If you’ve been to a big show at New York Fashion Week, you know Gayle Dizon’s work. She’s the powerhouse behind Dizon, Inc., a 10-year-old event production company that organizes shows for the likes of Proenza Schouler, ADAM, and Thakoon. She also happens to be one of the nicest people I’ve ever met in the industry. People that work with her/have worked with her have nothing but good things to say–and that’s a true test of success.
Gayle was gracious enough to answer our standard questions on how to succeed in fashion. We hope you learn something–we sure did!
How did you get started?
I came to NY right after college with the intention of working in fashion. Having gone through the summer intensive fashion design program at Parsons during college, I thought that I wanted to pursue design. Two days after arriving in NY I got lucky with my first interview, at Calvin Klein, and was offered a job there. I have Lynn Tesoro to thank for that! She interviewed me and that night I got a call to start on Monday. I was very hungry to learn and absorb everything I could. I quickly moved from answering phones, into PR, then into production of the shows, presentations, photo shoots, and the other special events. The close collaboration with the design team satisfied my interest in fashion design. I learned different ways to approach exhibiting and highlighting the clothes by working with all of the elements that excited me–styling, music, lighting, hair, make-up, casting. Calvin, especially during those years, was a great place to learn the entire business. I had the fortune of being able to work with phenomenal talents like Zack Carr, Narciso Rodriguez, Jessica Weinstein, Joe McKenna, Lori Goldstein, Melanie Ward–the list goes on. It was the most inspiring and creative group of people you could imagine. And learning the intricacies of the industry with the Calvin team and through the perspective of a fashion house that has such a clear and cohesive vision was amazing. That immersion in a world that is so focused in brand identity still helps to inform how I approach the projects I work on now.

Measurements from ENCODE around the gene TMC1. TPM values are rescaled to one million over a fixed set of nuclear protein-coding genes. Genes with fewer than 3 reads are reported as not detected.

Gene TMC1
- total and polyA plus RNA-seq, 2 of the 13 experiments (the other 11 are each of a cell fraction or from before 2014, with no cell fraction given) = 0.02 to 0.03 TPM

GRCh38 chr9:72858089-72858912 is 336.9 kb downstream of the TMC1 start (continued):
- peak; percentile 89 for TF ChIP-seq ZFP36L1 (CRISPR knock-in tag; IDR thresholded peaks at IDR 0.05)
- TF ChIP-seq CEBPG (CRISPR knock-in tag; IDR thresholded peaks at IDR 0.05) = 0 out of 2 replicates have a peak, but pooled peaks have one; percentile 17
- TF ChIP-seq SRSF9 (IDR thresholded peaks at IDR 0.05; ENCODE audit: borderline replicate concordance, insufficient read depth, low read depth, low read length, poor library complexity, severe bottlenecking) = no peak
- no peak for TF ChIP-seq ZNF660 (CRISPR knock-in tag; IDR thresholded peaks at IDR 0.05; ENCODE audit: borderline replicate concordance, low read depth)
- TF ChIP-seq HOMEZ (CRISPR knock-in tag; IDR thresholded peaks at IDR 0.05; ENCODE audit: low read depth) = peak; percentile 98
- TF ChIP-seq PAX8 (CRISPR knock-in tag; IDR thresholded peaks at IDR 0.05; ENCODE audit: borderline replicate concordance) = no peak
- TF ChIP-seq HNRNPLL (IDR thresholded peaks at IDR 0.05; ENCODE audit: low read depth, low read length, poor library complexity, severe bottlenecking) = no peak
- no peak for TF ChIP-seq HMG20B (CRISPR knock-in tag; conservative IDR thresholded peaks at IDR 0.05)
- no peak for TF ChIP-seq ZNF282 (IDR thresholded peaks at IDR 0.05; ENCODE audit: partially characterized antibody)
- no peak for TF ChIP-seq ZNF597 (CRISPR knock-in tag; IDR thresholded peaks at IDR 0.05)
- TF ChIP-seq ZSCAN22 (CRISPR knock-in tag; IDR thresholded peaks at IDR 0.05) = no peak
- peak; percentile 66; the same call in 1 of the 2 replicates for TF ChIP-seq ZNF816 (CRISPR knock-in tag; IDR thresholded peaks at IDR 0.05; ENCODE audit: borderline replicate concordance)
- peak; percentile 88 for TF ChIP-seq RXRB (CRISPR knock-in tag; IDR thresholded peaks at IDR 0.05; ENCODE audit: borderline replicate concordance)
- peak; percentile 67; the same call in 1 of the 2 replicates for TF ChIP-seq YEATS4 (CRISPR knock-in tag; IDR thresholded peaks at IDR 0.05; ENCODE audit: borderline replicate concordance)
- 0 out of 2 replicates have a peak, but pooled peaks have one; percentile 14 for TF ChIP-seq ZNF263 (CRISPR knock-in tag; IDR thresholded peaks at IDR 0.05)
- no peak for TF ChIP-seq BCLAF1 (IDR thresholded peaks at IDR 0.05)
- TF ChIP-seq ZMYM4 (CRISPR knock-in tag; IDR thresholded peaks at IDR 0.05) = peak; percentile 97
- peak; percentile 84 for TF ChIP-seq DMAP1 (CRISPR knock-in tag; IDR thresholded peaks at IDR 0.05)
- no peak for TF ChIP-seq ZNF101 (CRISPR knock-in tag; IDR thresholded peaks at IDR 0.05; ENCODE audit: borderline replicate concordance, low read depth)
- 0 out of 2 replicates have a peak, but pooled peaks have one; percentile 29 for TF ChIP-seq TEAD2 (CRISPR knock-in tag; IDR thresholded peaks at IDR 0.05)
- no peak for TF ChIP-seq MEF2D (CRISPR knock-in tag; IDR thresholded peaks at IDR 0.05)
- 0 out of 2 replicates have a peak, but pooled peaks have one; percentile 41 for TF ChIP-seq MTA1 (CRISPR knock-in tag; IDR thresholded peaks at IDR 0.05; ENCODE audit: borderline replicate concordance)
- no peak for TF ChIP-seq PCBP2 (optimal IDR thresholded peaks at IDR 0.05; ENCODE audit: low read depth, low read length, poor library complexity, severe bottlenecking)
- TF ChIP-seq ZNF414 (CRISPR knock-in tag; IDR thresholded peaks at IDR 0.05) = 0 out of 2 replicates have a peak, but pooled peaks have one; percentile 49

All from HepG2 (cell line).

Name one quality that contributed to your success.
I think a constant need to learn something new has been the key. I’m very inquisitive and am inspired by new experiences and concepts. I find that it’s often the least obvious detail or fragment of a new piece of art or movie that resonates and works its way into what we do, so I really try to absorb as much of what is happening in art, music, film as possible. This job requires constant research in all of those disciplines and really, in all things cultural. It’s really great when I can use some odd reference like the puff of liquid nitrogen in molecular gastronomy to inspire a lighting moment.
What is the best piece of advice you would give to an aspiring runway/event producer trying to make it in the industry?
Assist! It is vital to have experience working in the different facets of the industry in order to understand the big picture. The runways are where everything comes together. Study all of the talent–stylists, hair, make-up, set and lighting designers–understand how clothes work and move, get familiar with fabric, know who the models are and the story that a casting can communicate about a collection or a brand, and most of all, learn how to organize all the information!